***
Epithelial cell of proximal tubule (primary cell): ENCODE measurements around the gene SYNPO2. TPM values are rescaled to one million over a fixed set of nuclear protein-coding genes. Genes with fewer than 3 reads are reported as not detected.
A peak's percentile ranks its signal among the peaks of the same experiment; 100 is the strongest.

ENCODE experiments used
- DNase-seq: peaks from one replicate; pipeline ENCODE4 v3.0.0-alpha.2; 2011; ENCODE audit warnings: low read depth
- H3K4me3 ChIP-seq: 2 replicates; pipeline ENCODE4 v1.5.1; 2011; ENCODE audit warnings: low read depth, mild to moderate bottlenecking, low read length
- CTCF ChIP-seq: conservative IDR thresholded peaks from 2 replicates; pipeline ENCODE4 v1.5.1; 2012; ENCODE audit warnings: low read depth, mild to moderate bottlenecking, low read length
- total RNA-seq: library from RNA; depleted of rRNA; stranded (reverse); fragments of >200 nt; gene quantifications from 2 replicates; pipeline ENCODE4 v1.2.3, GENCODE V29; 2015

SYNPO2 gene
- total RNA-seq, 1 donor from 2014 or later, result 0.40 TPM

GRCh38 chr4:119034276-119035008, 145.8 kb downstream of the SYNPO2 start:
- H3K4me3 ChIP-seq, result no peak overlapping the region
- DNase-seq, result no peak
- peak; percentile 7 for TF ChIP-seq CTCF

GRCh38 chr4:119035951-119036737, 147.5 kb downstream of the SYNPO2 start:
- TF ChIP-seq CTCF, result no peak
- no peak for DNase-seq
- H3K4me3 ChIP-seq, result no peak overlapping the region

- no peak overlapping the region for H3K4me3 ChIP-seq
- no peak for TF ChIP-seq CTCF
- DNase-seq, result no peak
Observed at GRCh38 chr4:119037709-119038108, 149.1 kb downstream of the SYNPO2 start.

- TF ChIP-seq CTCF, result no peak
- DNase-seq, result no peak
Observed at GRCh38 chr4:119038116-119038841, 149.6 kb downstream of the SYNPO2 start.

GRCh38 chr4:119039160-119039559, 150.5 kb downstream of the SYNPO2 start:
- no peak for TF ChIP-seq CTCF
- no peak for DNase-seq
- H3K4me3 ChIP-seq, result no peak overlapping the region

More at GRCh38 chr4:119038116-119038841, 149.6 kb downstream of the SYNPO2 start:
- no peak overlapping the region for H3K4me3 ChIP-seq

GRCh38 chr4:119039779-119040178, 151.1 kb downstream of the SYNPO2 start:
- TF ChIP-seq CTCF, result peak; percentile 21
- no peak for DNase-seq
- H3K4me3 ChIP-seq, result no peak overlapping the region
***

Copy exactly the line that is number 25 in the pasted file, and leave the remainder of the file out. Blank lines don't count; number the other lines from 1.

GRCh38 chr4:119039160-119039559, 150.5 kb downstream of the SYNPO2 start: